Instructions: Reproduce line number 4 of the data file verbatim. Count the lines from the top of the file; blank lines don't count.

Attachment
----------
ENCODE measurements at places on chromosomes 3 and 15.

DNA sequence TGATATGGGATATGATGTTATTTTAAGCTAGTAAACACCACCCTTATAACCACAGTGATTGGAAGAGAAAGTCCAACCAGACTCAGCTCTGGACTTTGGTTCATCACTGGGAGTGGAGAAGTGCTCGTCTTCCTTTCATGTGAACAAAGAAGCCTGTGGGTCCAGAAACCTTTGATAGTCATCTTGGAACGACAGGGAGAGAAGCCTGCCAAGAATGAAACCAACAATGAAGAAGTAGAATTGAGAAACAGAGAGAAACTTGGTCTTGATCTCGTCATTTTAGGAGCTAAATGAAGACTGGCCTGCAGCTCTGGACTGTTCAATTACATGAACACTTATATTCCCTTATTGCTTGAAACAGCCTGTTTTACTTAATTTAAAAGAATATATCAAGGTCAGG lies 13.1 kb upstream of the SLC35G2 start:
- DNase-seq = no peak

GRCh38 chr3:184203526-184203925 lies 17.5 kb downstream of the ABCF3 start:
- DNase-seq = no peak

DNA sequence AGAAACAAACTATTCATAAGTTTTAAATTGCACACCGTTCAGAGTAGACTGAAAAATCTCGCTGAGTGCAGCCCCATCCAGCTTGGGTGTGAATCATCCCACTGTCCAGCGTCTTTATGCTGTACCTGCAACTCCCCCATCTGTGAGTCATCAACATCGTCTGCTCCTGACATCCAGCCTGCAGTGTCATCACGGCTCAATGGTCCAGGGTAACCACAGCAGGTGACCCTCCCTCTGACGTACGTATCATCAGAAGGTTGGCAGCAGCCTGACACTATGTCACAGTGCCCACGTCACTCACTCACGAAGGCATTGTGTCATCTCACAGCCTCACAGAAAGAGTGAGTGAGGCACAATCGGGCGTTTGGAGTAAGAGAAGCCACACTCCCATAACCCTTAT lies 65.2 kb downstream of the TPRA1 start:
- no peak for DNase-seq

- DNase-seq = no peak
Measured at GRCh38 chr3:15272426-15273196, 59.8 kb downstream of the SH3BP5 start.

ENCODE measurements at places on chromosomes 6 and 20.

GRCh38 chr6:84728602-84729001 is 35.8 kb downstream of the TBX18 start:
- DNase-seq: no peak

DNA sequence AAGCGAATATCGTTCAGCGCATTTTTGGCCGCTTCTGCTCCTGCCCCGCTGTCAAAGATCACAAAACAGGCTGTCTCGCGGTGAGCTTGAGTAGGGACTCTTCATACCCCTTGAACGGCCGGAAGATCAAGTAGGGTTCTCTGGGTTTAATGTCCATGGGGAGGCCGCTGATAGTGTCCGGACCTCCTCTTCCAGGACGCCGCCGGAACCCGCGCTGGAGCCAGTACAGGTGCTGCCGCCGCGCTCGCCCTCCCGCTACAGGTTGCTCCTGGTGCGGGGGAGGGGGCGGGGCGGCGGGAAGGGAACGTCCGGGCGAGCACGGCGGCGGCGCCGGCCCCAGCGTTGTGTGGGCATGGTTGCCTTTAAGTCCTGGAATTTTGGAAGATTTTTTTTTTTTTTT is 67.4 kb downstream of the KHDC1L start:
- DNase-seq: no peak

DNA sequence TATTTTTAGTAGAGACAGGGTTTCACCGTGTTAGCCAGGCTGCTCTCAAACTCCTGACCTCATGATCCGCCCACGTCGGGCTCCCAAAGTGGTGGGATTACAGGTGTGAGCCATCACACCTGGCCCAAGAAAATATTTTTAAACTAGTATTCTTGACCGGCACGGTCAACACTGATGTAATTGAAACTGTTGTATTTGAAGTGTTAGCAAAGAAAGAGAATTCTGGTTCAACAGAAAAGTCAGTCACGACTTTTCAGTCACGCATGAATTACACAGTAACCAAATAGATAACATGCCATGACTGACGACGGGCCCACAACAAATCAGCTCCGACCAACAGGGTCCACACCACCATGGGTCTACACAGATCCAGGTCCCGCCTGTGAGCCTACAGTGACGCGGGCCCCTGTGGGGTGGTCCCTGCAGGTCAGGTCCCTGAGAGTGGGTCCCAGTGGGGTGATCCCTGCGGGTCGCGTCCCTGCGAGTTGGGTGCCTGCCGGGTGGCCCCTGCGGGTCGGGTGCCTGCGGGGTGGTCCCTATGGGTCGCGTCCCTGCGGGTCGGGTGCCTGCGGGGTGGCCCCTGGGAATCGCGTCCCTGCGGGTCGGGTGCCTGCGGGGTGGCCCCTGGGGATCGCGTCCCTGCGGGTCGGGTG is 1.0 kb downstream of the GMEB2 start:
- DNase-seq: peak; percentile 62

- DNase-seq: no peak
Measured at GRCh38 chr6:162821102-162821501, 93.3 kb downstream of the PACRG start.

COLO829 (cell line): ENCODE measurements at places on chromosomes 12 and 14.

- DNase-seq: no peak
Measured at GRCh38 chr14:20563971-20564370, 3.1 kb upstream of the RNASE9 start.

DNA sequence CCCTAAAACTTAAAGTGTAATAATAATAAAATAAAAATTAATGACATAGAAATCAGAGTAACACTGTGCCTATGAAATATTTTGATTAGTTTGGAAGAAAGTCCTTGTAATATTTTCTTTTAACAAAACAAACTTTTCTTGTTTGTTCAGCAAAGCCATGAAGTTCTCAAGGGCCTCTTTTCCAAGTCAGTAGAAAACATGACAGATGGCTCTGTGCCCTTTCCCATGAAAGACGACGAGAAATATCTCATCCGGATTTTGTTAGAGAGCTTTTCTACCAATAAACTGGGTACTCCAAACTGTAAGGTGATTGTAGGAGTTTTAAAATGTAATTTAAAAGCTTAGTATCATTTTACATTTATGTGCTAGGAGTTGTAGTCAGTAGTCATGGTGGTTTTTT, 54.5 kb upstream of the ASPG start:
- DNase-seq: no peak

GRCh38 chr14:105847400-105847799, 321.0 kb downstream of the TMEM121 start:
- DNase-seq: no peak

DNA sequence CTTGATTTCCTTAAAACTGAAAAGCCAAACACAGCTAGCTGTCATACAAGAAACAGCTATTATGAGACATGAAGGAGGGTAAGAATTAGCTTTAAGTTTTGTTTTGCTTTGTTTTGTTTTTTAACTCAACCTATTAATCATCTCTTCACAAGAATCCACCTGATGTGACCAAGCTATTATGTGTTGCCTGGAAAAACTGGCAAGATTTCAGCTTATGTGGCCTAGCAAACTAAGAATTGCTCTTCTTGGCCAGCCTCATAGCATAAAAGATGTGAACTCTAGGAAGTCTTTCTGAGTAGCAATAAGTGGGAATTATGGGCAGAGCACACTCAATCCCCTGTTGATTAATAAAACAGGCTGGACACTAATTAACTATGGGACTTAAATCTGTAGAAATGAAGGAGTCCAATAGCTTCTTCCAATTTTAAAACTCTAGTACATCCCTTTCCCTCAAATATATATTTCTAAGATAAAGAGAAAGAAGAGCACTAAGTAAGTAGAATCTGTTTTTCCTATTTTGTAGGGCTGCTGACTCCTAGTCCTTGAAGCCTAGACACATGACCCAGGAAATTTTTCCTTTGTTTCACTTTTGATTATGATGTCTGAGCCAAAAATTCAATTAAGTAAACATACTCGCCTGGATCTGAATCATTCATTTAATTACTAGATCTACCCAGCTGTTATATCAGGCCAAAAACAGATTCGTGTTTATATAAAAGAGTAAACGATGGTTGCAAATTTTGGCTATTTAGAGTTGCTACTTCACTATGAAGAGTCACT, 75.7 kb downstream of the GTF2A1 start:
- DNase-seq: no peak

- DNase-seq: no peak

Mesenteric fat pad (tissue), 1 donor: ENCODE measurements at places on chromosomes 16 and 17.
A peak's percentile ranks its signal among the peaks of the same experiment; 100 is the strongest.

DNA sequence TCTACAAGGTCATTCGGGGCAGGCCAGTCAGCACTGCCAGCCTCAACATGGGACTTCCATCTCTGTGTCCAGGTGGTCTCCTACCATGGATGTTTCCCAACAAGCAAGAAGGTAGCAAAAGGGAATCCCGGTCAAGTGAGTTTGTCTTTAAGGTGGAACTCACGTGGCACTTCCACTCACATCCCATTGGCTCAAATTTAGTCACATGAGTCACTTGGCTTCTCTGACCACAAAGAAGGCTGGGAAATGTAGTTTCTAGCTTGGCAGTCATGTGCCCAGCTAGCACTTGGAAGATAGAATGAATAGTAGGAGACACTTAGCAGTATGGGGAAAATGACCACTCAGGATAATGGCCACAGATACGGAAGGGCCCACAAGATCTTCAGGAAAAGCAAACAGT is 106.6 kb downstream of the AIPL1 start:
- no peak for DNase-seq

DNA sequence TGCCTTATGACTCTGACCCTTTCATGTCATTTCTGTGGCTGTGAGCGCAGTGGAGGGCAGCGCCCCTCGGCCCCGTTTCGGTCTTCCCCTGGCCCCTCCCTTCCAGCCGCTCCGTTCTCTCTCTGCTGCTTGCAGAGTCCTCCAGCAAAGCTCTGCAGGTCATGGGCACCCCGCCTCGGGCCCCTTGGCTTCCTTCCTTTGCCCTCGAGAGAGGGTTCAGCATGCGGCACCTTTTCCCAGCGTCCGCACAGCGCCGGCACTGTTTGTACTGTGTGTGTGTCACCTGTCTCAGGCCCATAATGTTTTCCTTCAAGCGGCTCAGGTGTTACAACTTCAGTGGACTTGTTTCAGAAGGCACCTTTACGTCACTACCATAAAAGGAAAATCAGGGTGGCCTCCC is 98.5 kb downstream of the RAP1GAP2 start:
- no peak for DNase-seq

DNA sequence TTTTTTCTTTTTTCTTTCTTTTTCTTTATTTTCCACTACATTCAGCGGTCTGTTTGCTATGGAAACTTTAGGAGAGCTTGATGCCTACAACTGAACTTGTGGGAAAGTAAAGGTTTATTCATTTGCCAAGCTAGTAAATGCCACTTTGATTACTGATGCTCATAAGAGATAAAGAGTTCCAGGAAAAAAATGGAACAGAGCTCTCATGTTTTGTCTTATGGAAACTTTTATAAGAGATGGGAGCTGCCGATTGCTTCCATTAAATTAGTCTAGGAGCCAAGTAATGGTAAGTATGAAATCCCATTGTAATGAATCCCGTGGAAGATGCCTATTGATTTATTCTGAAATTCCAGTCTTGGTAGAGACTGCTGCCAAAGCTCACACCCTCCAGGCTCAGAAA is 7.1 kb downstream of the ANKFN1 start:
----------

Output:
GRCh38 chr3:184203526-184203925 lies 17.5 kb downstream of the ABCF3 start: